AAC Bailey | New CWRS variety has higher yield potential than Lillian
Wheat growers who depend on the solid stemmed trait to minimize wheat stem sawfly damage will soon have another promising spring wheat variety at their disposal.
AAC Bailey, a recently registered Canada Wheat Red Spring variety developed by Agriculture Canada, has the potential to secure significant acres in Western Canada.
Lillian has been the most popular solid stemmed red spring variety in Western Canada in recent years. It accounted for 32 percent of total CWRS acres in 2010 and 28 percent of red spring acres in 2011.
Data for 2012 is not available.
AAC Bailey, whose parentage includes Lillian, has higher yield potential and improved stem solidness.
In pre-registration trials, it had reduced sawfly cutting relative to other solid stemmed varieties and an improved fusarium head blight reaction.
Canterra Seeds holds the distribution rights for AAC Bailey.
Certified seed will not be available this year.
Bailey was one of several promising new varieties introduced to growers Jan. 9 during Crop Production Week in Saskatoon.
Others included a solid stemmed durum that is awaiting registration in early 2013. It is the first in Canada.
A more complete list of new cereal varieties registered in 2012 or likely to be supported for registration in 2013 can be viewed on the Western Producer website at www.producer.com. Search for new varieties.
Plant breeders from Agriculture Canada and the University of Saskatchewan’s Crop Development Centre also highlighted promising new cultivars that could one day take root on millions of acres across the West.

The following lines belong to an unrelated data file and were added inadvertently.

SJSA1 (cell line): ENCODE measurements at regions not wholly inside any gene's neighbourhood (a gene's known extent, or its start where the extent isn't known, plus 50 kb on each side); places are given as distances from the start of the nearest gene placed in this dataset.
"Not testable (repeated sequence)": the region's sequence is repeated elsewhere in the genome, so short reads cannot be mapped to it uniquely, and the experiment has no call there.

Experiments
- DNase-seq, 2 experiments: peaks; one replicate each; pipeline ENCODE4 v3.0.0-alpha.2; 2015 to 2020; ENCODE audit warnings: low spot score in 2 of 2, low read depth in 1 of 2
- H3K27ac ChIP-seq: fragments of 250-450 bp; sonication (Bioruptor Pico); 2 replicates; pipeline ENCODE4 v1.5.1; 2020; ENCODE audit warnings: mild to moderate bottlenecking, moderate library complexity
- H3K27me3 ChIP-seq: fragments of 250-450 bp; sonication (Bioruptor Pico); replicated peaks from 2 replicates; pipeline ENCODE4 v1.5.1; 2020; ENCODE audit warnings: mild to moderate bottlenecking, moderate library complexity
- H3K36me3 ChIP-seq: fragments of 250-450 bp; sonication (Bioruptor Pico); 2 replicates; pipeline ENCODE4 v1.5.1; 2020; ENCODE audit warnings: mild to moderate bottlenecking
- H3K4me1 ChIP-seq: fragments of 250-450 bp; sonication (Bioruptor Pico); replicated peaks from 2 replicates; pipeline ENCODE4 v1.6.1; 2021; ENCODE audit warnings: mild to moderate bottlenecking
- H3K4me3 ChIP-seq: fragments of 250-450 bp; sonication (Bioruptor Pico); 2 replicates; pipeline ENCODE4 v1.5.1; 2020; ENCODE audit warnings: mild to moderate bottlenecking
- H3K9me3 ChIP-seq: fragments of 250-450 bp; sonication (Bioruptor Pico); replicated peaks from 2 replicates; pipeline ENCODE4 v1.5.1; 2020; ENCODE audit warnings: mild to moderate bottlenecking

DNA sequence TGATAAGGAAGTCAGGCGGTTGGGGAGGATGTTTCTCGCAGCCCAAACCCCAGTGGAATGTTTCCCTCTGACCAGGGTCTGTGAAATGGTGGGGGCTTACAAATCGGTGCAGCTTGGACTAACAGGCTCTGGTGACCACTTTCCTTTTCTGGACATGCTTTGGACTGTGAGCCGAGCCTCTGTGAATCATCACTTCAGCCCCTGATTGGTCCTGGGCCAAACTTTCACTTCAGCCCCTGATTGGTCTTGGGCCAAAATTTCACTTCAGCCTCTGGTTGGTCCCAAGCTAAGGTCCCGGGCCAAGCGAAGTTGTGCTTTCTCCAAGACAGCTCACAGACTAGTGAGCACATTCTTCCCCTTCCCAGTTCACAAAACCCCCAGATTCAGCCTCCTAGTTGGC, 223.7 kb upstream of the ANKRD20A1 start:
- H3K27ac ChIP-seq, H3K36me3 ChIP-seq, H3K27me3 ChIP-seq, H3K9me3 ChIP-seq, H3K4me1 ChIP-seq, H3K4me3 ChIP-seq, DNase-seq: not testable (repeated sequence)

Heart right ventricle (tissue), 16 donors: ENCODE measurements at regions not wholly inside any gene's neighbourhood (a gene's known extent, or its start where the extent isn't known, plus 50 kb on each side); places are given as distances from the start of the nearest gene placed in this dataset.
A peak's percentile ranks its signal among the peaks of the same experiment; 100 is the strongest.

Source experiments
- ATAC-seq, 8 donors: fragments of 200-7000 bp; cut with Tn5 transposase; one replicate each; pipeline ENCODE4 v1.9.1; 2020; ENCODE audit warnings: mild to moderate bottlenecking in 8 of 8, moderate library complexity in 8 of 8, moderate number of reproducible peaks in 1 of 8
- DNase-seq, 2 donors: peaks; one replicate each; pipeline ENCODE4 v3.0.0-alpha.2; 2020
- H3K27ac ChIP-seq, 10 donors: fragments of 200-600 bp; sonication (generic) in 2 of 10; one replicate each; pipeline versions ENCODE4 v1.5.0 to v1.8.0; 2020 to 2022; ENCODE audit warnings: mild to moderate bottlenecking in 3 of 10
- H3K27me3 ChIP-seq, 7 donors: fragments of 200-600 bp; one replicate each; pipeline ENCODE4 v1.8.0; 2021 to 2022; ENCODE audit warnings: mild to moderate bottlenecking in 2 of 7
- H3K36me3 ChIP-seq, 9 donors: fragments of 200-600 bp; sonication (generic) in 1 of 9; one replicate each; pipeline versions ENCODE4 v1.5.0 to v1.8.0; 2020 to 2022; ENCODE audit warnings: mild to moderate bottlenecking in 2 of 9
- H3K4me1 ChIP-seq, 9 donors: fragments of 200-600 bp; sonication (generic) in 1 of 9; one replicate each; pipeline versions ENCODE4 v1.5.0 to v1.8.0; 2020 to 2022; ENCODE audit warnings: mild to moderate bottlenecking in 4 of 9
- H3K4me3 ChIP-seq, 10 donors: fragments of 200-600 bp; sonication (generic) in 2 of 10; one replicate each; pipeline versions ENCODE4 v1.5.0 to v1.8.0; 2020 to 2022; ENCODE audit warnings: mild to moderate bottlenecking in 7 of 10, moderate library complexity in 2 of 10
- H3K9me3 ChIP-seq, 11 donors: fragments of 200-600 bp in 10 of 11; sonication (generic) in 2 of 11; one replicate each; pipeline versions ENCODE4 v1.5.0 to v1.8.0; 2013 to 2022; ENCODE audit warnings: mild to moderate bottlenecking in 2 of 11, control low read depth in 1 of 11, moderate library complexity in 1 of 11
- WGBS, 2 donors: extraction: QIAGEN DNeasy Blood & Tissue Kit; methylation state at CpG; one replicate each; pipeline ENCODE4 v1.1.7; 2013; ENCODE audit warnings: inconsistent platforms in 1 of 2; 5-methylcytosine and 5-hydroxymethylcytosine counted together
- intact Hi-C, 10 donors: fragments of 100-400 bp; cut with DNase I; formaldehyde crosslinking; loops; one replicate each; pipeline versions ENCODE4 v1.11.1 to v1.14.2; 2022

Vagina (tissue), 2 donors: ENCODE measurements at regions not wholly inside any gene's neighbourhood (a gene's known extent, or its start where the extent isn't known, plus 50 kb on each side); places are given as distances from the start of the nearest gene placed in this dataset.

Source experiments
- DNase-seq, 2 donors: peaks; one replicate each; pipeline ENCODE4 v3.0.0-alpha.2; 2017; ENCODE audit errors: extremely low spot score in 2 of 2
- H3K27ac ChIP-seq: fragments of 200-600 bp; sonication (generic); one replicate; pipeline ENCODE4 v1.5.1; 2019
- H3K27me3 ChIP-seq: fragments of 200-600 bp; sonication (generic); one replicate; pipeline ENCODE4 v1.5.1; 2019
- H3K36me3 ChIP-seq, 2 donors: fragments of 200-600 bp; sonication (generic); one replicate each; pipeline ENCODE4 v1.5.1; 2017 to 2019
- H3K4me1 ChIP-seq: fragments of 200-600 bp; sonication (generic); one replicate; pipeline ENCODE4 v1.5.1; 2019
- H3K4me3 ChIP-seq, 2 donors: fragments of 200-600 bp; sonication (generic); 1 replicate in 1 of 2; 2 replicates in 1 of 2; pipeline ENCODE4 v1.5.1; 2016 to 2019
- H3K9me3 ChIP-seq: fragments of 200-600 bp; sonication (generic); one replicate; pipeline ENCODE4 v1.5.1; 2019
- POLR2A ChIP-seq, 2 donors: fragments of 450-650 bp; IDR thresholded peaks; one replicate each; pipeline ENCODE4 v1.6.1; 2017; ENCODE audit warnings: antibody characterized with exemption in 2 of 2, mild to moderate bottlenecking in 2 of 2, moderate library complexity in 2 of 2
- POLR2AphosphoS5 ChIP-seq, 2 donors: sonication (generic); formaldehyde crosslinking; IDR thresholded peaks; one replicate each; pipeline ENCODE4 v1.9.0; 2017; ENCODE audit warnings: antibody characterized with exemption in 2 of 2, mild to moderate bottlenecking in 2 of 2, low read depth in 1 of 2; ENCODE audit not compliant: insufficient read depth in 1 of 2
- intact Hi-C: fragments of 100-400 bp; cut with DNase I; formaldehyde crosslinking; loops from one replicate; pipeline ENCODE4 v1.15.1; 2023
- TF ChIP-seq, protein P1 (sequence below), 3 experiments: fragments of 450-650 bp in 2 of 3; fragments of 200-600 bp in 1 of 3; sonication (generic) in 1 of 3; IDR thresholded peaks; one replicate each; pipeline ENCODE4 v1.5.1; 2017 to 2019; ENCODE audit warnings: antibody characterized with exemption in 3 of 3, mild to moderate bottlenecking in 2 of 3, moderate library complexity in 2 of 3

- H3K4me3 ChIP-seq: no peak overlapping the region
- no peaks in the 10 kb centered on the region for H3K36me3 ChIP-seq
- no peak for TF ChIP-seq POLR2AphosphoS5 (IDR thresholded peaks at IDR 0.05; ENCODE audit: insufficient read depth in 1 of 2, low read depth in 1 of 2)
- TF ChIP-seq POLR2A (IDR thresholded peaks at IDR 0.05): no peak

Dave Gehl, head of Agriculture Canada’s seed increase unit at Indian Head, Sask., said wheat breeders at Agriculture Canada have a number of new spring wheat lines that could be brought forward for registration support at Prairie Grain Development Committee meetings in Saskatoon next month.
Among those are new midge tolerant durum, DT833, and a new high yielding, midge tolerant Canada Prairie Spring Red line, HY1615, that has improved fusarium head blight reaction.
“I think what’s notable about (this) is that 1615 has consistently the lowest fusarium head blight ratings, not only for the CPSR class but for all of the 27 spring wheat lines (that we grew in 2012) … at Indian Head,” he said.
“This would be a breakthrough in fusarium tolerance for spring wheats, and especially for that class of wheat.”
Pierre Hucl, a spring wheat breeder at the CDC, said promising new wheat offerings from the CDC include:
- CDC Vivid durum, which has yield potential seven percent higher than Strongfield.
- DT570 durum, the CDC’s first solid stemmed durum, which produced higher yields than other solid stemmed durum lines in pre-registration trials.
- BW 942, a two-gene Clearfield CWRS that could give growers expanded weed control options.
- PT584, a midge tolerant CWRS line with improved fusarium reaction and resistance to stripe rust.
“A lot of the midge tolerant varieties that we have right now … do not have very good stripe rust resistance,” said Hucl.
PT584 is highly resistant to stripe rust, he added.